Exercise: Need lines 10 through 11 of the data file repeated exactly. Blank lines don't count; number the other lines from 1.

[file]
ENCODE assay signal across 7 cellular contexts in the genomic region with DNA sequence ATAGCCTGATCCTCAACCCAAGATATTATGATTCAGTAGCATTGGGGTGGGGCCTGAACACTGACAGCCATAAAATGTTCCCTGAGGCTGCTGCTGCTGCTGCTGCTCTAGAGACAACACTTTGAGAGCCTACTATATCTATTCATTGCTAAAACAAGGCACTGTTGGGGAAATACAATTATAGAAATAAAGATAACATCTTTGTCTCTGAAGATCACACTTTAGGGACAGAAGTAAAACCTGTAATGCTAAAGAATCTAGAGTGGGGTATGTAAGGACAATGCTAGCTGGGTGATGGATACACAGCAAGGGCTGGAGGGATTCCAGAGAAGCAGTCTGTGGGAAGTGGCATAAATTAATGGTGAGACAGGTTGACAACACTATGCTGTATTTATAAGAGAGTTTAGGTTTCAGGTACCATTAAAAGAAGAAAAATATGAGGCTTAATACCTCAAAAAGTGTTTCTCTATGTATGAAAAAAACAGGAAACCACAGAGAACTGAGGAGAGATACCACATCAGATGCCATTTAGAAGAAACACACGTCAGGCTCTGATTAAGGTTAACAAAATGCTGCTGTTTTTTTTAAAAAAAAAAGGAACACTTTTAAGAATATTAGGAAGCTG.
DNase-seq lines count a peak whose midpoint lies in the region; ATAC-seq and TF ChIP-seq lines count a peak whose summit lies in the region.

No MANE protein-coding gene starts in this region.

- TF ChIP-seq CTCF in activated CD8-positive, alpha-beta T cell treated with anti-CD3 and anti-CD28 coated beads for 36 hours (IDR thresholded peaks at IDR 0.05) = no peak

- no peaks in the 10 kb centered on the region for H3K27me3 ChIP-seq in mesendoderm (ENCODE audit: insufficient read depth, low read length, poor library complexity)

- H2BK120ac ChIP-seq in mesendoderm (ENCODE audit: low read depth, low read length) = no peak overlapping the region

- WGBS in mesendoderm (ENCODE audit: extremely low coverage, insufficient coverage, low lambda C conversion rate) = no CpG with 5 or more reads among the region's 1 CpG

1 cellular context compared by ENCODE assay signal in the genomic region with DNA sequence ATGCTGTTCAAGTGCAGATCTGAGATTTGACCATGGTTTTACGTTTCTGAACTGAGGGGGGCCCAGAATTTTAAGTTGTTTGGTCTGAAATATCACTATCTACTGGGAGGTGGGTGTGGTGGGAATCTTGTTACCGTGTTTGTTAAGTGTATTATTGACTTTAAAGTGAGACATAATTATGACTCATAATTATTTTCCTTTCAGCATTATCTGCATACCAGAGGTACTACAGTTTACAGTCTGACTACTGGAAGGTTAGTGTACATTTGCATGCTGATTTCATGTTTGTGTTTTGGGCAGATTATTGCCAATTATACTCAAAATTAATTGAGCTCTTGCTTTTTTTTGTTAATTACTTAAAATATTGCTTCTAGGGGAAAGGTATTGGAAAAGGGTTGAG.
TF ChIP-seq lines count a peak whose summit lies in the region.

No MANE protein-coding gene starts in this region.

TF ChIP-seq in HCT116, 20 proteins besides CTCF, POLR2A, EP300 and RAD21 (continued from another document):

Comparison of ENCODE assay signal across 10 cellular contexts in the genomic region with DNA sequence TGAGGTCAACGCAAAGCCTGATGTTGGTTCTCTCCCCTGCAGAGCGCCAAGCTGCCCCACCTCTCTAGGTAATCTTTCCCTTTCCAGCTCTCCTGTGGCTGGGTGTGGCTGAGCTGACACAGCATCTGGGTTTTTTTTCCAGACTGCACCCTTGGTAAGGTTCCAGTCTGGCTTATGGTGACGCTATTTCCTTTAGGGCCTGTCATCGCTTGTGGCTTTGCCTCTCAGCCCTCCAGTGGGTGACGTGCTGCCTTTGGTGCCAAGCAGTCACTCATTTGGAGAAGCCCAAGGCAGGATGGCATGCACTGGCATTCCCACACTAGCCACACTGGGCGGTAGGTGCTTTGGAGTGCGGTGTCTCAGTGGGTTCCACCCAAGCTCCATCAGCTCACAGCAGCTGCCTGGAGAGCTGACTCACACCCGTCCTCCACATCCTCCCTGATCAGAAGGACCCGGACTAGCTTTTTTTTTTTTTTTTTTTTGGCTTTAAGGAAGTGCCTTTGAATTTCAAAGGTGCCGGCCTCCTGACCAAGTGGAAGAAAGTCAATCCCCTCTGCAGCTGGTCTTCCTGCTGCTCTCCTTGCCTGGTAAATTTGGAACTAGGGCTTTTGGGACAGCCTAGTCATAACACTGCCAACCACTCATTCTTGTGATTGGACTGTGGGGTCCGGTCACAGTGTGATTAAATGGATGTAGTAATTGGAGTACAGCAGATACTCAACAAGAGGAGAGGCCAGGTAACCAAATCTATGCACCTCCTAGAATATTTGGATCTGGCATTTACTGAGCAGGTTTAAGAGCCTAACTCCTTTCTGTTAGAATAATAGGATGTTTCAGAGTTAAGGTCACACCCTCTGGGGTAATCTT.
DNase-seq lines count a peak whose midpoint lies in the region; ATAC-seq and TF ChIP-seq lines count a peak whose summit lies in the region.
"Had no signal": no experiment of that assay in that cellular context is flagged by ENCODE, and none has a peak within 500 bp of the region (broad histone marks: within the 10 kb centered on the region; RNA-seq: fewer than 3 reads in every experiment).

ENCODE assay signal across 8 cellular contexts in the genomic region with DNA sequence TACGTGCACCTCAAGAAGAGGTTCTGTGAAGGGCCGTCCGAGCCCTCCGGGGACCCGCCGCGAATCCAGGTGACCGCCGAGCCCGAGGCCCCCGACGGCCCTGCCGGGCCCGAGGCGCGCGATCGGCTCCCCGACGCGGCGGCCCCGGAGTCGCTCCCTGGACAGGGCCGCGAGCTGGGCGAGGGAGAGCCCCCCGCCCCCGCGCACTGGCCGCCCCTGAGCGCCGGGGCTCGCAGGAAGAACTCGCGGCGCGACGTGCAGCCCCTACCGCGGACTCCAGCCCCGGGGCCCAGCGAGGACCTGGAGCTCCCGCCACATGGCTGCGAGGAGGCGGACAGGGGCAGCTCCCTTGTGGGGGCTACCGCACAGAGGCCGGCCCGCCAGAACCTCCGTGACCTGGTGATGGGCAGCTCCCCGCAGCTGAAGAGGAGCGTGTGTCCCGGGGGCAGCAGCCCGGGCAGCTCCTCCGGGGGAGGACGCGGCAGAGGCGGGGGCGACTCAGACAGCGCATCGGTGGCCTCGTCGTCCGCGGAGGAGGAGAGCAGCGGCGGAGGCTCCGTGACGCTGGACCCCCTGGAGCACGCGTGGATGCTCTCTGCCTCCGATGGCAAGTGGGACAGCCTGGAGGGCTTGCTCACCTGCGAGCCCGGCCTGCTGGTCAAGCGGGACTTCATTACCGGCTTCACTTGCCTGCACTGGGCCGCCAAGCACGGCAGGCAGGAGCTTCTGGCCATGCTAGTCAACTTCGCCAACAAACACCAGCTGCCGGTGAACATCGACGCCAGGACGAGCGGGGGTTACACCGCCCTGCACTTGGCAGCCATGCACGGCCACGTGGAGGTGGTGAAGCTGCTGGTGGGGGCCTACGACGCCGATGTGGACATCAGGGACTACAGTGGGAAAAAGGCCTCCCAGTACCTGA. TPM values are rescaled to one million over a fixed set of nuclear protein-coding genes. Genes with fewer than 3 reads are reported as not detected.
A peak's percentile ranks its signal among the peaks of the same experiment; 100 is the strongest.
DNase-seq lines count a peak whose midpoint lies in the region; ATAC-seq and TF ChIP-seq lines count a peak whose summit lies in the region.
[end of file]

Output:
No MANE protein-coding gene starts in this region.

TF ChIP-seq in HCT116, 20 proteins besides CTCF, POLR2A, EP300 and RAD21 (continued from another document):